IF YOU had told me a few years ago that I would be willingly preparing to stand on stage in front of a paying audience and experienced judges, and gradually strip off my clothing to a choreographed routine I would have thought you were nuts.
I've struggled with my weight since high school. After moving back to Burnie following two years in London I ballooned out to more than 130kg and was crippled by a lack of self-confidence. I couldn't bring myself to look in mirrors, hated having my photo taken and once ended up in tears when asked during a Zumba class to simply walk and strike a pose for the group.
I had one pair of 'smart' black trousers I could wear to work or the rare occasions I went out, and one pair of black trackpants to wear at home. Seats with arms in waiting rooms or flimsy plastic chairs at barbecues filled me with terror.
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As odd as it may sound, making myself bigger was also a way of making myself disappear. Saving myself from more heartbreak and rejection by not getting close to anyone in the first place.
Food became a coping mechanism, a comfort, an addiction.
Of course losing weight doesn't fix those problems but it does make life so much better - not just physically but mentally.
I had tried nearly every 'quick fix' in the past but of course healthy eating and exercise is the only answer - however you have to be in the right head space to commit to it. For me it was the birth of my niece Violet, on my birthday three years ago that was my 'aha' moment. I didn't want to share our special day together into the future feeling like the fat auntie, I wanted her to be proud of me and be a good role model for her.
Although whether my family feels my new interest in burlesque makes me a good role model or not, I'm not too sure! I think they have mixed feelings about it - proud of my new-found confidence but a bit confused about what it's really all about. Let's be honest - burlesque won't be for everyone.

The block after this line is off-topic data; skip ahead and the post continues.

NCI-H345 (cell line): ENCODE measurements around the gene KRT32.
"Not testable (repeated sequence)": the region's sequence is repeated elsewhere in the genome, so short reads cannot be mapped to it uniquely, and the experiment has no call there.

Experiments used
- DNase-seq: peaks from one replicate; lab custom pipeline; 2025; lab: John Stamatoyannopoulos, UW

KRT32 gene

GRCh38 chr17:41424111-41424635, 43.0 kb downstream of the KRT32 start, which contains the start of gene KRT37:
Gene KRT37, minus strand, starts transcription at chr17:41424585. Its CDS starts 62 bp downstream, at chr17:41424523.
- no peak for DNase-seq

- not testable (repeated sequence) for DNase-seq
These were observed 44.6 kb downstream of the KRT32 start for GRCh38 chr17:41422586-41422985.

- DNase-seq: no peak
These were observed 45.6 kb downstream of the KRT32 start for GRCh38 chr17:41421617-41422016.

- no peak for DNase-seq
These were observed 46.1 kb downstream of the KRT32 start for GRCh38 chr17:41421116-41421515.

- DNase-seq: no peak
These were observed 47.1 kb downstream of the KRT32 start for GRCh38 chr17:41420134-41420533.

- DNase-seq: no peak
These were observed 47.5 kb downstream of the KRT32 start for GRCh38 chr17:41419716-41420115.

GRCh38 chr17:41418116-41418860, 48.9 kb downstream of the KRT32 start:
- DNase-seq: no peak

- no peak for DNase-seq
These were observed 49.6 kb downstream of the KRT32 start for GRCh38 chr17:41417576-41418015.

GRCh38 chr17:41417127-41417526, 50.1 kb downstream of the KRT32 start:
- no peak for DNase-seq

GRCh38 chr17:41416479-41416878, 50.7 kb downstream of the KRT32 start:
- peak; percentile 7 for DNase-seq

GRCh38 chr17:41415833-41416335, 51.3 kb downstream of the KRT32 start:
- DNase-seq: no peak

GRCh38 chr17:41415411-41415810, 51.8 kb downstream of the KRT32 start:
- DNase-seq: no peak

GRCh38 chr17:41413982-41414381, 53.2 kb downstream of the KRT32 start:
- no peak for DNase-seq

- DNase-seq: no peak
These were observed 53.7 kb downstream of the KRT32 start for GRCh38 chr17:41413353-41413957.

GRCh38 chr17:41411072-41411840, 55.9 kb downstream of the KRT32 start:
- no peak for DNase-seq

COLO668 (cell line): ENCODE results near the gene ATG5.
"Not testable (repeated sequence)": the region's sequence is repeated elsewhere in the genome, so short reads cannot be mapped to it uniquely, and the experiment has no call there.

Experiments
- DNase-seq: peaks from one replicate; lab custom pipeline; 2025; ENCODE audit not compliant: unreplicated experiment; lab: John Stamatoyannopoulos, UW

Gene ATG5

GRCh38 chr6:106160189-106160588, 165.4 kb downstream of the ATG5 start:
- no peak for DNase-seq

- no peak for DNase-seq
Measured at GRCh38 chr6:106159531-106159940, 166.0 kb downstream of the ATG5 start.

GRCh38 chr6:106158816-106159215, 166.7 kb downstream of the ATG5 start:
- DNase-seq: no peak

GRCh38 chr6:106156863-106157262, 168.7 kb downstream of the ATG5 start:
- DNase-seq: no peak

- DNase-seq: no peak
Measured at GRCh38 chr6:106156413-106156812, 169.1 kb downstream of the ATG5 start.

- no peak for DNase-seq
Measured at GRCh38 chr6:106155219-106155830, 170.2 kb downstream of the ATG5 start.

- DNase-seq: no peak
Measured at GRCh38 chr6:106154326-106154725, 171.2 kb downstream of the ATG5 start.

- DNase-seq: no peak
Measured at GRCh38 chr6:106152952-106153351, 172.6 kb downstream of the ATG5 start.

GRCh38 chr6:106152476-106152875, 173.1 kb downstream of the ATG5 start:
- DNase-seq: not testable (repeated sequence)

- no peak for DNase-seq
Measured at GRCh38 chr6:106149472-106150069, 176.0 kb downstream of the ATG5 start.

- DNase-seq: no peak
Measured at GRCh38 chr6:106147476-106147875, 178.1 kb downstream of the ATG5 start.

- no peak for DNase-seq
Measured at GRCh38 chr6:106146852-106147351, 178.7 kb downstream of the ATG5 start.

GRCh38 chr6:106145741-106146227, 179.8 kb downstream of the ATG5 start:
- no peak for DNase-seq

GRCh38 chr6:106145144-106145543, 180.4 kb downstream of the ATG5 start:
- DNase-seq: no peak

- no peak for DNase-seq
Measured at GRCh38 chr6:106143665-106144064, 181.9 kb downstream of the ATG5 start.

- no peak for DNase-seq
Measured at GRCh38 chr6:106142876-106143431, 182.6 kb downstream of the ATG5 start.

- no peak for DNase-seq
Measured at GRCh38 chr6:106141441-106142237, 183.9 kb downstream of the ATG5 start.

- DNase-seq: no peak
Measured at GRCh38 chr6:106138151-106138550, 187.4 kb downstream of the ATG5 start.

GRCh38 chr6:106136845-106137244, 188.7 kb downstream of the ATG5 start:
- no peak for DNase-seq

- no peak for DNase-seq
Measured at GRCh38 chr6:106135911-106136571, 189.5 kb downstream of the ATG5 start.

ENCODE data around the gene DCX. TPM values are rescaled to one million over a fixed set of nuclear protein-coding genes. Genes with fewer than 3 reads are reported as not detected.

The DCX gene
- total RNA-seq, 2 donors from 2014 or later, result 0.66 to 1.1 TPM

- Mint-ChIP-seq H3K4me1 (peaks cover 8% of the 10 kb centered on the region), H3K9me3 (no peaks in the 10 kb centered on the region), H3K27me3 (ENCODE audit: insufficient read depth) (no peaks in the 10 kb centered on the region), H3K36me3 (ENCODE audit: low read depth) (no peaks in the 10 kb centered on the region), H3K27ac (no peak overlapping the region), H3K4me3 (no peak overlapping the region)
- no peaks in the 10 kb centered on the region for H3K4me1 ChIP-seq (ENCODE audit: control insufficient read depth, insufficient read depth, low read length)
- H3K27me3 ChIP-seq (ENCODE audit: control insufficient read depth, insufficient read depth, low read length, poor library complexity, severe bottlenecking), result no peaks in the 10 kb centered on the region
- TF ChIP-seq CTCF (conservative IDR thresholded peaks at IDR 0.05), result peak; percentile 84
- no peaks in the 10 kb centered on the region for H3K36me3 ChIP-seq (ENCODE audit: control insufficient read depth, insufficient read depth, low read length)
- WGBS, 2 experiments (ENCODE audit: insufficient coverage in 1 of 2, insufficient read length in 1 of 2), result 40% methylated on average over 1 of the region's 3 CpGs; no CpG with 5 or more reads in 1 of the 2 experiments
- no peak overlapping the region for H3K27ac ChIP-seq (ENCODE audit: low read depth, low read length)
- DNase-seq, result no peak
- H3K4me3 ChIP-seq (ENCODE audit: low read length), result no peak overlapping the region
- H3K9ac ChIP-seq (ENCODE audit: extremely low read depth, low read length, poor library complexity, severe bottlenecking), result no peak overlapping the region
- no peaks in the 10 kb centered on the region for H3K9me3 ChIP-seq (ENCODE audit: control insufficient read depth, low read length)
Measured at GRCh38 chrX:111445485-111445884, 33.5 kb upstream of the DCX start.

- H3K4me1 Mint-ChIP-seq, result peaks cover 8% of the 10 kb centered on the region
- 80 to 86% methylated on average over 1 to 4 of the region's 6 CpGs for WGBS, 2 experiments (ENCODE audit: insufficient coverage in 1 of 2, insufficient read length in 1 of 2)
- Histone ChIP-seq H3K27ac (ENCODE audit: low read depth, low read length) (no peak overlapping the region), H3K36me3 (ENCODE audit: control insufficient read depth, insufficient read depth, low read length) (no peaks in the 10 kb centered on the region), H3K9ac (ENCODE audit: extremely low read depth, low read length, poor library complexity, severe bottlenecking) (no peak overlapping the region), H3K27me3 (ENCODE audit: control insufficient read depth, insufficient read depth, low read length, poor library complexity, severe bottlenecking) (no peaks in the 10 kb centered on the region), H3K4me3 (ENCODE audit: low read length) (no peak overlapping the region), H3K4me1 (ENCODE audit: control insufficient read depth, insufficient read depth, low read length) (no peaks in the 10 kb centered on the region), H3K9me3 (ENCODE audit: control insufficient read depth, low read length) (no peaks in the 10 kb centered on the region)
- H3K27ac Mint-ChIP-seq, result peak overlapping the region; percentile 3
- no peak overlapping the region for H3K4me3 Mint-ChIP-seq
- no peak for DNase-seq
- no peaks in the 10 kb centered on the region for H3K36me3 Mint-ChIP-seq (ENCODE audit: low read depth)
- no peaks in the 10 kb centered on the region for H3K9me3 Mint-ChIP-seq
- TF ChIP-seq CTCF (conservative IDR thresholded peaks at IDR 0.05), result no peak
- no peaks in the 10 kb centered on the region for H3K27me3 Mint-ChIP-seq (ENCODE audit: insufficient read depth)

So what actually is burlesque? According to the Australian Burlesque Festival, it is a sexy and seductive pantomime for grown ups. The captivating stage show was popularised in the 1800s, and has evolved over time to be the luxurious, quirky, sparkly and theatrical form of entertainment it is today.
At its core, burlesque means to mock or parody. Clubs and vaudeville theatres in the 1800s through to the 1940s often had raunchy variety shows where performers would parody political personalities and stereotypical characters.
In the Golden Era of burlesque (1930s-1960s) women in stunning costumes and beautiful props would elegantly use striptease as their mode of entertainment. Neo-burlesque came along in the 1990s, evolving to include slapstick comedy, circus, cabaret, queer performance art, political satire, boylesque, social commentary and more.
For me, I had gradually increased my fitness and confidence by transitioning from the back corner of my dance fit class to taking over as the instructor! I went from taking 40 minutes to walk the 5km parkrun course in baggy trackpants to wearing tights and hitting a PB of under 25 minutes.
But while I felt physically better about my body, my head had a lot of catching up to do - and that's where burlesque came in. I want to be clear that I didn't feel like I had to lose weight in order to take part - it's such a supportive, encouraging environment for women of all sizes, shapes and ages.